A Need To Intervene

ON AUGUST 23, 2013, the Managing Editor of the INQUIRER Newspaper, Mr. Philip N. Wesseh, celebrated thirty unbroken years of service as a career journalist at a Thanksgiving Service held at the Trinity United Methodist Church in the Borough of New Kru Town. The celebration brought together friends, family members, journalists, government officials and well wishers.

ALTHOUGH SPEAKERS AT the ceremony spoke well of Mr. Wesseh’s professional conduct over the years, a former Minister of Information Mr. Reginald Goodridge after praising and wishing the INQUIRER Editor well in his professional sojourn also used the occasion to drive home some important points relative to the current imprisonment of FrontPageAfrica Newspaper Editor, Mr. Rodney Sieh.  Mr. Sieh was jailed last Wednesday as a result of a libel suit brought against his paper by former Agriculture Minister Dr. Chris Toe for which Mr. Sieh was held liable and asked to pay a damage of US$1.5m by the Civil Law Court.

AT THE CEREMONY, Mr. Goodridge pleaded with the media and its leadership that in the process of reconciliation, they should prevail on journalist Rodney Sieh to apologize to former Minister Chris Toe for the situation that led him to prison, while on the other hand they should also prevail on Dr. Chris Toe to have pity on journalist Sieh and ensure that they resolve their differences. Mr. Goodridge reiterated that to foster reconciliation journalist Sieh should exercise remorse of conscience and apologize to former Minister Toe and Toe on the other hand should be able to forgive the journalist.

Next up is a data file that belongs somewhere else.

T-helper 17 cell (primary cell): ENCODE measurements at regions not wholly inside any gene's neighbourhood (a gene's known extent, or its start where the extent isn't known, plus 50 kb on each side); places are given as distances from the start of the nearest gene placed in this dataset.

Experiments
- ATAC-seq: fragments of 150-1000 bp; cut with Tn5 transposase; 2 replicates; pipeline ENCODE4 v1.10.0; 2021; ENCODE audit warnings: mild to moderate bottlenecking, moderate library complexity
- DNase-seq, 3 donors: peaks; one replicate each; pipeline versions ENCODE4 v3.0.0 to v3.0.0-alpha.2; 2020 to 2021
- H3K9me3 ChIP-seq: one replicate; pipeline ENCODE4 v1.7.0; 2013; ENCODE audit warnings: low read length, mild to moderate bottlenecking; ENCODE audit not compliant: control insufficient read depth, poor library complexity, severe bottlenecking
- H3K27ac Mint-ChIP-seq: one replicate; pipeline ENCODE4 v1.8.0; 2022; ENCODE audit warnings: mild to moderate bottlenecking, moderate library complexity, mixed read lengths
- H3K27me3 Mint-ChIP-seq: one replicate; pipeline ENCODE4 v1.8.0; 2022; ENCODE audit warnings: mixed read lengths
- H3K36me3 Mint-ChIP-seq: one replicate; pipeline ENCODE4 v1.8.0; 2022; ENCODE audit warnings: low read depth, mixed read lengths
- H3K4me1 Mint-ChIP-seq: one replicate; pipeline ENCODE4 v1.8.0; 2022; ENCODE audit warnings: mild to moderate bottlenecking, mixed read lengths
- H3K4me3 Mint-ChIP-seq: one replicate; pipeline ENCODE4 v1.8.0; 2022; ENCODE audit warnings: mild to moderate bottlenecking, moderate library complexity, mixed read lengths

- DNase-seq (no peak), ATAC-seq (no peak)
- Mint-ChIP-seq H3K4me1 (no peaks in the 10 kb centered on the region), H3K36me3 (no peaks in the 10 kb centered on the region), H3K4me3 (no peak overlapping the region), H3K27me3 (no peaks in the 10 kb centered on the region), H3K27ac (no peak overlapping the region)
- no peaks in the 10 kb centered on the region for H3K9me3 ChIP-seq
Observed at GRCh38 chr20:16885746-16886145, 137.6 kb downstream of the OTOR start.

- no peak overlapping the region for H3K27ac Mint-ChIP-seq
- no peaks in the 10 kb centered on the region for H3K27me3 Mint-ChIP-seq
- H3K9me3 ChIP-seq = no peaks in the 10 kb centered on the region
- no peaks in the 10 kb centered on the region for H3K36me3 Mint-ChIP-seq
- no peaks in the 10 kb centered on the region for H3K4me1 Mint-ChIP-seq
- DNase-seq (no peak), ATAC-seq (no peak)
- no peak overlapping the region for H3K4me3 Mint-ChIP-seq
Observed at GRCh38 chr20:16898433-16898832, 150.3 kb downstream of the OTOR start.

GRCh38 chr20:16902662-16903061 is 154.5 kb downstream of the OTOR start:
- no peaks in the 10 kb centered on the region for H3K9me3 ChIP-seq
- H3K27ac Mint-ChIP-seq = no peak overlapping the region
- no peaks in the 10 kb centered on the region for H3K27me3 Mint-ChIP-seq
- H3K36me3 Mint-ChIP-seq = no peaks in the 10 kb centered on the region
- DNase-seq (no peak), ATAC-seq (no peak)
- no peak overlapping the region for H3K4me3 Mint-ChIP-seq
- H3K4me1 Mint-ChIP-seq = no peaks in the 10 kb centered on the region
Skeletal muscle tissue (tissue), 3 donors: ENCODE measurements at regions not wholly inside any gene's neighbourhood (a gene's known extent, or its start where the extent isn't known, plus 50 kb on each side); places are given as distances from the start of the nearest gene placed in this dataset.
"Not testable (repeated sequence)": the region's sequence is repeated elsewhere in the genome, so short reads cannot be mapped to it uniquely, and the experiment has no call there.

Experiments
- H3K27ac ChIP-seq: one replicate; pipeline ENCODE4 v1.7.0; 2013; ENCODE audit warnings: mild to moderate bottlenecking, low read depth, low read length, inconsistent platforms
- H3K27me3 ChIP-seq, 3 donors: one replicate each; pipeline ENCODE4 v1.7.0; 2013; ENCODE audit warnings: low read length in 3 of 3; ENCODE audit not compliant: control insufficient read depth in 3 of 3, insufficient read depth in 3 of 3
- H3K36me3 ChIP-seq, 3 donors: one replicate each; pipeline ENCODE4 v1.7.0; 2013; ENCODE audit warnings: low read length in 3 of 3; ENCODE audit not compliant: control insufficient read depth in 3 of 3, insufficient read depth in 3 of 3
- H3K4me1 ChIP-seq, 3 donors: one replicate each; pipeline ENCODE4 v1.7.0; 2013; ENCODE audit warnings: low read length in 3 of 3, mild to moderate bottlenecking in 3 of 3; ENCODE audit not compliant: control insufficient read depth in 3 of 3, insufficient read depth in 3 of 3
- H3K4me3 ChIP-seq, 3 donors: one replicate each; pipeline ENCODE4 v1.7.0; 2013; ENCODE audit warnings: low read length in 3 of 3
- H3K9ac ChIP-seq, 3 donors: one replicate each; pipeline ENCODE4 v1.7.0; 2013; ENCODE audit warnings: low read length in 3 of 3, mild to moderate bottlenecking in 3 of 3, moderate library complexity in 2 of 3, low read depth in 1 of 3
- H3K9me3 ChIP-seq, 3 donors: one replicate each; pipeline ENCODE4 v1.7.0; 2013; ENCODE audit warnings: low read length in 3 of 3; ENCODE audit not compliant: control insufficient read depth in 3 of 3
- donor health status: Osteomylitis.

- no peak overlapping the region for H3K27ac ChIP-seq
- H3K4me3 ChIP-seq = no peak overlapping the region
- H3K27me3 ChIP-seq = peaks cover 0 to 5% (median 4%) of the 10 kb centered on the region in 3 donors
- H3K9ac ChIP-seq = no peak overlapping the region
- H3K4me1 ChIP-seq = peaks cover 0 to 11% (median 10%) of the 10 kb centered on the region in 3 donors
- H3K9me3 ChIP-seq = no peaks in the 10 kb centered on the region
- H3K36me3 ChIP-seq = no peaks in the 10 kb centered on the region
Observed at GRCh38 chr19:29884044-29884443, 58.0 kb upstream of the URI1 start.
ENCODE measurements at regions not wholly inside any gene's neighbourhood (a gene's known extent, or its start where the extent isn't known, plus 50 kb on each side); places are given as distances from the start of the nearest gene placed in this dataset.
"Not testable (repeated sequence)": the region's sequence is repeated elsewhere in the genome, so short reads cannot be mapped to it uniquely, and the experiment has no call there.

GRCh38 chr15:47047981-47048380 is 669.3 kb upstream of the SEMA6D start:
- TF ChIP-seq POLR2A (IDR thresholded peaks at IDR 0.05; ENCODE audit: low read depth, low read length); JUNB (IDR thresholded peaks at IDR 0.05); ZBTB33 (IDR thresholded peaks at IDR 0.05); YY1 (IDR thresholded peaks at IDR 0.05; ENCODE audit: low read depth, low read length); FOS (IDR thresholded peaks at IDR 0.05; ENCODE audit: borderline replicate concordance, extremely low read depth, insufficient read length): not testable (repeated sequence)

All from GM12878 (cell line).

WE BELIEVE THAT former Information Minister’s stance on this issue is a welcome one which every peace loving and well meaning Liberians should embrace because the continuous imprisonment of Rodney Sieh is bad since its is no secret that even if all media institutions in the country intend to rally funds for his release they cannot raise US$1.5m from their coffers. Thus we believe Mr. Goodridge’s suggestion is the only way out of this situation.

WHILE THERE ARE serious discussions behind the curtains for the amicable resolution of this situation at both journalistic and other levels, we think our colleague who is at the center of this case should seriously exercise remorse and say sorry to Dr. Toe. After all it is not counter-productive for a journalist to admit wrong and correct that wrong. Besides, journalists being decent people should also be able to respect the laws of the land and institutions that are put in place to regulate human existence. After all to say sorry and doing away with biases is not a sign of weakness but a strong sign of strength.

THUS WE JOIN the former Information Minister by extending such a call to influential media leaders including the veteran journalist Kenneth Y. Best who is an uncle of Journalist Sieh, politicians, legal practitioners and religious leaders to broaden this behind the curtain’s discussions in a bid to have Mr. Sieh released. Indeed, there is a need to seriously intervene in this matter.

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